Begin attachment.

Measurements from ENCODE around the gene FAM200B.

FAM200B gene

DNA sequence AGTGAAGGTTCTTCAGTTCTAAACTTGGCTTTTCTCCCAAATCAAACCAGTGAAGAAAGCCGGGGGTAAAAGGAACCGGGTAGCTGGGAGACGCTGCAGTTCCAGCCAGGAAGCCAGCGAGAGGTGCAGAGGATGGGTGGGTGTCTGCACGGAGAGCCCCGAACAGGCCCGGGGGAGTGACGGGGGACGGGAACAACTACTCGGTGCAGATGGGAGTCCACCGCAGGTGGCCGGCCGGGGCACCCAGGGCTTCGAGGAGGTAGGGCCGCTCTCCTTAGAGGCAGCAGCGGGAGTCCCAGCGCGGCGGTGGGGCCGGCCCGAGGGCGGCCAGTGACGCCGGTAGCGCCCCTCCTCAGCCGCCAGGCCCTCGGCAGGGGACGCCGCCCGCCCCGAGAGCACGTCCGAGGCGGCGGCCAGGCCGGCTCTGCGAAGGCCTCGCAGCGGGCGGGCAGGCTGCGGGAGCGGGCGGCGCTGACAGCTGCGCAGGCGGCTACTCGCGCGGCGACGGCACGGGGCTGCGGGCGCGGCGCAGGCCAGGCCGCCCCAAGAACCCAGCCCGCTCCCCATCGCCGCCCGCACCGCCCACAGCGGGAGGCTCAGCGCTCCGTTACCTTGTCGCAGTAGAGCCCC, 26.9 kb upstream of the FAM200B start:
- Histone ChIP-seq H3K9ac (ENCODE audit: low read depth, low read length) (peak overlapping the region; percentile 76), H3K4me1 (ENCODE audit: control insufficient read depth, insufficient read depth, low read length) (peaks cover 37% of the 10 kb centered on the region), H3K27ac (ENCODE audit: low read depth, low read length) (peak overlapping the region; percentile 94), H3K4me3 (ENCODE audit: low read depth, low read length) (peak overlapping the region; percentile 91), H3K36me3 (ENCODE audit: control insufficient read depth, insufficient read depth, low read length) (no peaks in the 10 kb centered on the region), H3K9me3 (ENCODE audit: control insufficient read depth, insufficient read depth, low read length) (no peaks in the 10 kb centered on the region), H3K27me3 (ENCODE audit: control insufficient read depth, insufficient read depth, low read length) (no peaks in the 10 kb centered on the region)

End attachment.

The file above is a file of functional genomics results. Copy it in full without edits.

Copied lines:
Measurements from ENCODE around the gene FAM200B.

FAM200B gene

DNA sequence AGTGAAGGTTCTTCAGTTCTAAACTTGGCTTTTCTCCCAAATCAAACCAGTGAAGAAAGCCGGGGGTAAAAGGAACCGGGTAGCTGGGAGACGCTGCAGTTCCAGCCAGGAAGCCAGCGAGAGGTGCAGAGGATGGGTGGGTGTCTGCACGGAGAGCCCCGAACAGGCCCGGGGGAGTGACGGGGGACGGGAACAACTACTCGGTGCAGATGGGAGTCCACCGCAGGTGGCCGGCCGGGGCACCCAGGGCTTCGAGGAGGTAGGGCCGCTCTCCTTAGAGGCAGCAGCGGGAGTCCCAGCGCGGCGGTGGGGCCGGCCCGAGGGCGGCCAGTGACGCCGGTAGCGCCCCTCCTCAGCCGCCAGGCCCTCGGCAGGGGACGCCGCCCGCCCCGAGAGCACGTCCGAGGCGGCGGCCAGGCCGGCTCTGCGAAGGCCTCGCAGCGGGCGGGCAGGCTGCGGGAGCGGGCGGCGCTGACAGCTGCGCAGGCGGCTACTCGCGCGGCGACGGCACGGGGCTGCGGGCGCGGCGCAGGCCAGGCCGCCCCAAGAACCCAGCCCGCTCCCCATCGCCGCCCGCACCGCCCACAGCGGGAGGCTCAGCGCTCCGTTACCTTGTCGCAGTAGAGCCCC, 26.9 kb upstream of the FAM200B start:
- Histone ChIP-seq H3K9ac (ENCODE audit: low read depth, low read length) (peak overlapping the region; percentile 76), H3K4me1 (ENCODE audit: control insufficient read depth, insufficient read depth, low read length) (peaks cover 37% of the 10 kb centered on the region), H3K27ac (ENCODE audit: low read depth, low read length) (peak overlapping the region; percentile 94), H3K4me3 (ENCODE audit: low read depth, low read length) (peak overlapping the region; percentile 91), H3K36me3 (ENCODE audit: control insufficient read depth, insufficient read depth, low read length) (no peaks in the 10 kb centered on the region), H3K9me3 (ENCODE audit: control insufficient read depth, insufficient read depth, low read length) (no peaks in the 10 kb centered on the region), H3K27me3 (ENCODE audit: control insufficient read depth, insufficient read depth, low read length) (no peaks in the 10 kb centered on the region)